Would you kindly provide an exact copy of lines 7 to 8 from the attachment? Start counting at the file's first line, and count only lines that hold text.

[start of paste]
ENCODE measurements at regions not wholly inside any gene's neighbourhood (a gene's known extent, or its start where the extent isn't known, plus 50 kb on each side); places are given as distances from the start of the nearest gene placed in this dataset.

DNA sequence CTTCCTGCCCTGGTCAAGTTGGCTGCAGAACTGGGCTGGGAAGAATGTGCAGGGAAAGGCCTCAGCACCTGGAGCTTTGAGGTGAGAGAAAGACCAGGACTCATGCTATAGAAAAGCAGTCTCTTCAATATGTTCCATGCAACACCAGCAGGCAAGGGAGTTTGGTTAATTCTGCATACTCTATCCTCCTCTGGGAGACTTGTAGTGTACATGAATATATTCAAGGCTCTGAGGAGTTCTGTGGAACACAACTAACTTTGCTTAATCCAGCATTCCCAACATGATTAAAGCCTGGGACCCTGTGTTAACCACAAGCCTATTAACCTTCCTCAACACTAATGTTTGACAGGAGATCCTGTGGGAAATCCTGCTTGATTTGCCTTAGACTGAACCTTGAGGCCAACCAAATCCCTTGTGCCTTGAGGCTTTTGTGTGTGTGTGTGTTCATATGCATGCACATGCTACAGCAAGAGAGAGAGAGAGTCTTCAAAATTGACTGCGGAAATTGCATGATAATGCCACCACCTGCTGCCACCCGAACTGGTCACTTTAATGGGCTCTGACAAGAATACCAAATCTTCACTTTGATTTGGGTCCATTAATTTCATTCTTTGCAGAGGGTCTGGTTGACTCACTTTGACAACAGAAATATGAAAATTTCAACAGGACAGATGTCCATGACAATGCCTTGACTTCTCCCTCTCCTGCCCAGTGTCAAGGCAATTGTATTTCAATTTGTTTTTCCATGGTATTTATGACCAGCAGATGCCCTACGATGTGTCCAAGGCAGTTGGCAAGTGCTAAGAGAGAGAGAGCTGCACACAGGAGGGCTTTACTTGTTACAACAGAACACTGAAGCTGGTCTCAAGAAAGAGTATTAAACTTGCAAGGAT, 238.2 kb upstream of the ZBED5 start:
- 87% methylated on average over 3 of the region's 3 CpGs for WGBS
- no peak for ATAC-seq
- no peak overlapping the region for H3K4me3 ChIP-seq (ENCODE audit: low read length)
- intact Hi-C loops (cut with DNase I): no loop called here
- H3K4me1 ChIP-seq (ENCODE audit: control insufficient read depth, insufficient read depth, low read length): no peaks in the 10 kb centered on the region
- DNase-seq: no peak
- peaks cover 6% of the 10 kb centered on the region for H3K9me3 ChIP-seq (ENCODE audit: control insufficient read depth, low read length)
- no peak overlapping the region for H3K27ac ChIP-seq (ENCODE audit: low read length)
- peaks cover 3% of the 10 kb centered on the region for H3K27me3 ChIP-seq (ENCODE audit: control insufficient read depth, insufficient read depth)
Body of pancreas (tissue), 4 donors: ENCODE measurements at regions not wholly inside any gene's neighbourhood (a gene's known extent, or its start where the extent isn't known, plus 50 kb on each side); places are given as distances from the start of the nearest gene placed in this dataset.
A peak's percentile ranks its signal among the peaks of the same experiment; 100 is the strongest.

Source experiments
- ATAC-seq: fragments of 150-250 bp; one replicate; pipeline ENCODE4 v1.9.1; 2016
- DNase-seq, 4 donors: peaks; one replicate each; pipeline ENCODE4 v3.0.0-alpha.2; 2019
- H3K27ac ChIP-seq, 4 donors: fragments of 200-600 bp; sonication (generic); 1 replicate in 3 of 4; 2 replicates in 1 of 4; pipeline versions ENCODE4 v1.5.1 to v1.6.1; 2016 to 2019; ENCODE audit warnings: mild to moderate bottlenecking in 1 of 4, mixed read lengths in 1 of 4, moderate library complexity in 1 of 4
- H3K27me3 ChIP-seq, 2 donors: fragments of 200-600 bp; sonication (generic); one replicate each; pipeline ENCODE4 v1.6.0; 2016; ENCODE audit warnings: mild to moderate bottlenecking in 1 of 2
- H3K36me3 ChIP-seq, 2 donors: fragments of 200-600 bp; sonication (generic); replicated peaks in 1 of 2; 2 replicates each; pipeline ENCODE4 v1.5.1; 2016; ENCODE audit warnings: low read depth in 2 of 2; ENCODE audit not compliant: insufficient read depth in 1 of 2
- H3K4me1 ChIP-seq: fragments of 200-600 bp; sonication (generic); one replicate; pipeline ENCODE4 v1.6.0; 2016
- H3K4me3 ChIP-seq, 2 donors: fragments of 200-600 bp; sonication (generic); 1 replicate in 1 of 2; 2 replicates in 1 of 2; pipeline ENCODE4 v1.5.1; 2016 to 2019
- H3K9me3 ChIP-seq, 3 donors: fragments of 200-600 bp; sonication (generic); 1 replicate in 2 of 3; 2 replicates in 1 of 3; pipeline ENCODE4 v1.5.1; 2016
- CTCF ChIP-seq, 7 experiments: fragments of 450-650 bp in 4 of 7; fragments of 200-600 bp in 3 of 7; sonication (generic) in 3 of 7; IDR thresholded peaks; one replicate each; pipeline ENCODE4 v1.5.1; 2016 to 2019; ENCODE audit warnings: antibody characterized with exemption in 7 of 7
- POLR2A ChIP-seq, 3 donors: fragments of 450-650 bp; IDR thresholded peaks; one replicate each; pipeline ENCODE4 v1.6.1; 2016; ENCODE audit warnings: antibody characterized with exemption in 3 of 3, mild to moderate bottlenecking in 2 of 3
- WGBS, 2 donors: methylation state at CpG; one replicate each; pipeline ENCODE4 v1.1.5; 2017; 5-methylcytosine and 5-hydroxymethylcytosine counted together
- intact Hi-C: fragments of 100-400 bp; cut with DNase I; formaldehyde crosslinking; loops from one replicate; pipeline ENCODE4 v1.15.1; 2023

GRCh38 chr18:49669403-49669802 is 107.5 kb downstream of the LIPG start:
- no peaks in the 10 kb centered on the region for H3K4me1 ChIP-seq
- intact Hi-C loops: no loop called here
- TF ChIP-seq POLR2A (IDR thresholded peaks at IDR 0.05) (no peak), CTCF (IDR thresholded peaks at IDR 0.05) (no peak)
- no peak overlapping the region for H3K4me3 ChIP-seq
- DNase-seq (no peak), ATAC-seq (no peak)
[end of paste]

- H3K4me1 ChIP-seq (ENCODE audit: control insufficient read depth, insufficient read depth, low read length): no peaks in the 10 kb centered on the region
- DNase-seq: no peak